There are a lot of problems that bedevil SMEs and stunt their growth. Although there are some problems peculiar to a particular country, the challenges faced by SMEs in different countries and geopolitical divisions are basically the same. For instance, a survey of Turkish SMEs by Organization for Economic Co-operation and Development (OECD) in 2004 showed that they were suffering the consequences of policy inconsistency, poor access to finance, insufficient know-how and low level of technology, and so many others. The same problems were also registered by other authors concerning other regions like the Philippines, Malaysia and other European states and of course in Central African countries –Cameroon inclusive as shown by different authors on the issue. The research seeks to investigate therefore the effects of taxes on the performance of Small and medium enterprises in Buea.
The general objective is to examine the effect of taxes on SMEs performance.
- To ascertain the relationship between tax payment and SMEs performance
- To determine whether tax payment affects SMEs performance
The study was guided by the following research questions;
- How tax rate affects growth of small-scale business enterprises in Buea?
- Which tax policy is administered on small-scale business enterprises in the Buea tax?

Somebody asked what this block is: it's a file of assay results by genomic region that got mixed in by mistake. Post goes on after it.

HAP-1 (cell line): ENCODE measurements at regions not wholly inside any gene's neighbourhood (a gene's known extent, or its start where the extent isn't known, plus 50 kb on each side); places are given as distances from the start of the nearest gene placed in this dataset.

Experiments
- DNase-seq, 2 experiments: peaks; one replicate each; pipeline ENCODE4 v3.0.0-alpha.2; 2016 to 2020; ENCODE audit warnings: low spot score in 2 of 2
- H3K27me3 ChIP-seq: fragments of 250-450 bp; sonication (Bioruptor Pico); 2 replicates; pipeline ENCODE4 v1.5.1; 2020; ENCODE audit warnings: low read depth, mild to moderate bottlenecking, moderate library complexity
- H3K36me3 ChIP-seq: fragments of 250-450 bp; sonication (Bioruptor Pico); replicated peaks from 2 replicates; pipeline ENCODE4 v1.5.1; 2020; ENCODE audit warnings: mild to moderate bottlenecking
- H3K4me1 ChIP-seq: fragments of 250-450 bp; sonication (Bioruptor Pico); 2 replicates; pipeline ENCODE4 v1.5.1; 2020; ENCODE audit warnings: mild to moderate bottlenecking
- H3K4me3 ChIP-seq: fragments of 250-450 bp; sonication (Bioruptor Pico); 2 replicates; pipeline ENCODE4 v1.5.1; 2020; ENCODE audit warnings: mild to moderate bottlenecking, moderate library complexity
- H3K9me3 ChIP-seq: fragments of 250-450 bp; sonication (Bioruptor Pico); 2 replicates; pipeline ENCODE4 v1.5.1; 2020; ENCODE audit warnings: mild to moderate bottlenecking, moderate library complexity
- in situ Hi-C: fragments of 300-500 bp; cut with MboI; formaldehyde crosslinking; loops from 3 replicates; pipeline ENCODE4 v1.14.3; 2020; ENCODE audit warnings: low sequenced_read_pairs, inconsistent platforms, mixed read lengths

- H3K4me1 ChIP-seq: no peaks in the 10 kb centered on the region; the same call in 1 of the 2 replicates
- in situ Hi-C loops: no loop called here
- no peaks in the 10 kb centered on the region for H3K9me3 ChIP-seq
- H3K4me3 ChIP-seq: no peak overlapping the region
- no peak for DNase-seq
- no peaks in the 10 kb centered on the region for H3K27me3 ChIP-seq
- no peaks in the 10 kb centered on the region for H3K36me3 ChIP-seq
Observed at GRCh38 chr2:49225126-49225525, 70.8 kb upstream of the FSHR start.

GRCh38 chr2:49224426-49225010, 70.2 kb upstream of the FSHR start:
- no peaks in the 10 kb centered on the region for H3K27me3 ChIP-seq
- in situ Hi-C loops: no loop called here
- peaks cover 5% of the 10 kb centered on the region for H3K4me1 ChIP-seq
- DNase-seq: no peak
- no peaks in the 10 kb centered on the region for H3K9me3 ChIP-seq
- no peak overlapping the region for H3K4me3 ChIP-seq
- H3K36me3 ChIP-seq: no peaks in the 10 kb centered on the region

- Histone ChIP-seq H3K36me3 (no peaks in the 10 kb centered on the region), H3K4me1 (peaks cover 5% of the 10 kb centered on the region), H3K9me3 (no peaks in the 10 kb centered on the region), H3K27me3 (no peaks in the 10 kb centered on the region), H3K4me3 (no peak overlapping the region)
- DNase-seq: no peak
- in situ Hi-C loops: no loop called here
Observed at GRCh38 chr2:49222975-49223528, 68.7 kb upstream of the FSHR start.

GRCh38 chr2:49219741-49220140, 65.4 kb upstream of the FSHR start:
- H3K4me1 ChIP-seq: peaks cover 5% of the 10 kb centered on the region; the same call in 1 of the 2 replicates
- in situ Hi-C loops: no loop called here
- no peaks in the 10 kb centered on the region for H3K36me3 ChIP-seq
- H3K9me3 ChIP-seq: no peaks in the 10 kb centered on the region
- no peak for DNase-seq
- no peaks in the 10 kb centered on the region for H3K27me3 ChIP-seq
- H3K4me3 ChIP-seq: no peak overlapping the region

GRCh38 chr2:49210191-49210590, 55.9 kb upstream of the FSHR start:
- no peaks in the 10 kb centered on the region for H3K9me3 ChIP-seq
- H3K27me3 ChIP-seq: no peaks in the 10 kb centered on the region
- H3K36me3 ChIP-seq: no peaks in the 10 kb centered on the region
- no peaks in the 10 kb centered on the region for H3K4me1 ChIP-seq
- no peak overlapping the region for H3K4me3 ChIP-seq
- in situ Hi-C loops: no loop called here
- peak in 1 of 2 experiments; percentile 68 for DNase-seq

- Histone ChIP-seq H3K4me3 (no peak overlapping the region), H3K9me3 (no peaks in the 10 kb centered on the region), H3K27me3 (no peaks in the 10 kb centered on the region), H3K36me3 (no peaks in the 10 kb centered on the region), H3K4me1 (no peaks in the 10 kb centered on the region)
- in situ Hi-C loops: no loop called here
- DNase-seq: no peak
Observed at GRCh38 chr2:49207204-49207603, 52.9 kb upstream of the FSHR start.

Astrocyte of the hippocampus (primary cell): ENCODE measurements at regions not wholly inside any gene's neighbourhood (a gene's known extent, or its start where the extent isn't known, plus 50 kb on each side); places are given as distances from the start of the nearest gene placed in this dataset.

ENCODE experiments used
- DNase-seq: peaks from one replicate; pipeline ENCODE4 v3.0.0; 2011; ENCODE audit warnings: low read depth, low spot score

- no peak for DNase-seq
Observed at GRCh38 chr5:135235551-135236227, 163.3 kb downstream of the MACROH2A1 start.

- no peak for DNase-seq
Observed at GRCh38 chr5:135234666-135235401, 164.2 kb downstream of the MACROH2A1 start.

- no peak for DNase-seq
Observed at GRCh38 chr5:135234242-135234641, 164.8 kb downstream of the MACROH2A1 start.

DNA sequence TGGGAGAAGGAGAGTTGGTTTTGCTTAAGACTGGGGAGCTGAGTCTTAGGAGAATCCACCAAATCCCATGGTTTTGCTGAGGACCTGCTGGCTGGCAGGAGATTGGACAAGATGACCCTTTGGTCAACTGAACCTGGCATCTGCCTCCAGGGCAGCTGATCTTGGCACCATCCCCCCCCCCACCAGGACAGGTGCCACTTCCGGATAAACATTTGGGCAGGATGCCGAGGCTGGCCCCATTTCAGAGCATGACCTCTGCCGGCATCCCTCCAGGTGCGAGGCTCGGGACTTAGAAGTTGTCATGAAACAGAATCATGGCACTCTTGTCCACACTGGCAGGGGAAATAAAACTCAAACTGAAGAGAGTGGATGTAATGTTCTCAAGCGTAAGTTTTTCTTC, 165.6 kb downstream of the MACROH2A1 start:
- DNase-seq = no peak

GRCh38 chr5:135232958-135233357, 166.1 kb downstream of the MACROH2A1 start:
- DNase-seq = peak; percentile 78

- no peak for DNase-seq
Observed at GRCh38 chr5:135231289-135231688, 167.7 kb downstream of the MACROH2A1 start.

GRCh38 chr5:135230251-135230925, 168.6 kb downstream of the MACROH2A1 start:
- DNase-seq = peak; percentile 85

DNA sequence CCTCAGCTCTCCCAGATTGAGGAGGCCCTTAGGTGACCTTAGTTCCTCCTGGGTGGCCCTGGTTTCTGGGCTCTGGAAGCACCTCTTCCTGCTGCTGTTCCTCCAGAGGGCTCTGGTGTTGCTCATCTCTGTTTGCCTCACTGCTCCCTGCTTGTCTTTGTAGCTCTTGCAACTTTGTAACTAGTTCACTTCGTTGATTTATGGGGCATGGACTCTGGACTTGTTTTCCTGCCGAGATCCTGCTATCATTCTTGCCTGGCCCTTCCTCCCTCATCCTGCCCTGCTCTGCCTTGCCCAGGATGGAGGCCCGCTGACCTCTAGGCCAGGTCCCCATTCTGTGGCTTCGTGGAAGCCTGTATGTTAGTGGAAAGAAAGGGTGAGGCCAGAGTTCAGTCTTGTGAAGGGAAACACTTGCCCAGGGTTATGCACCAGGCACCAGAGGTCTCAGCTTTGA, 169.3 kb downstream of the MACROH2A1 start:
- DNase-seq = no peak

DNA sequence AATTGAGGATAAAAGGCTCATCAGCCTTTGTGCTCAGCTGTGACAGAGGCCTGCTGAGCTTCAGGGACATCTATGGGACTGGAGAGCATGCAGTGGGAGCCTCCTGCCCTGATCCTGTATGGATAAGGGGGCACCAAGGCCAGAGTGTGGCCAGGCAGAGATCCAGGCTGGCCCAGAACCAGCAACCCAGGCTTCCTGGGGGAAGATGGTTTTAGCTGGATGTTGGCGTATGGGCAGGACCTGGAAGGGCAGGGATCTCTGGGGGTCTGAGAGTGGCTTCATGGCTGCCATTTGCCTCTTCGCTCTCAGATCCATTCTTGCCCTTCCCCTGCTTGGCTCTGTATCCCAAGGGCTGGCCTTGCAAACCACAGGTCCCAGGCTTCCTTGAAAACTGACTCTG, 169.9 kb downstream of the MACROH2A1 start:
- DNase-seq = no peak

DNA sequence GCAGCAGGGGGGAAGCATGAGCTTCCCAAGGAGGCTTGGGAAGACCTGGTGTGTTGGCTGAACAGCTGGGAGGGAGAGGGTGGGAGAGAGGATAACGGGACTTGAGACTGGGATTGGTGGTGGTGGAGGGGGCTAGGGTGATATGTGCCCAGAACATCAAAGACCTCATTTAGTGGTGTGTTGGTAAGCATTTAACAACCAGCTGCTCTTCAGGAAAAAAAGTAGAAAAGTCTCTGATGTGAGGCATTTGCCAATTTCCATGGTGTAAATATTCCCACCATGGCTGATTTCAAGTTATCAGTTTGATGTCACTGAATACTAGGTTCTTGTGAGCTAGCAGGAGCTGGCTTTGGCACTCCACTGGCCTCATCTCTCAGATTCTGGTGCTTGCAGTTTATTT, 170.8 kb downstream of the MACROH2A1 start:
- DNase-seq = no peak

iii. What is the types of tax that affect the growth of small-scale business enterprises in Buea?
The following research hypotheses were developed in order to properly address the problems of the study. These hypotheses were stated in Null forms as follows:
Ho1: There is no significant relationship between taxation and SMEs’ survival.
Ho2: The relationship between SMEs’ size and its ability to pay taxes does not significantly affect their performance.
The results and recommendations of the study will help the policy makers in decision making and enable them put in place policies guiding operations of the SMEs. The management in both small and large sectors will also understand the effects of taxes on their operations.
The findings will also benefit the different stakeholders as explained below:
- The traders- they will learn their duties as tax payers. Taxes being one of the operational costs of business and must be paid.
- The tax department – will amend parts of the Tax laws which are unfair to small scale traders.
- The Buea Divisional tax centre together with other tax centres will use appropriate trader friendly methods when collecting taxes.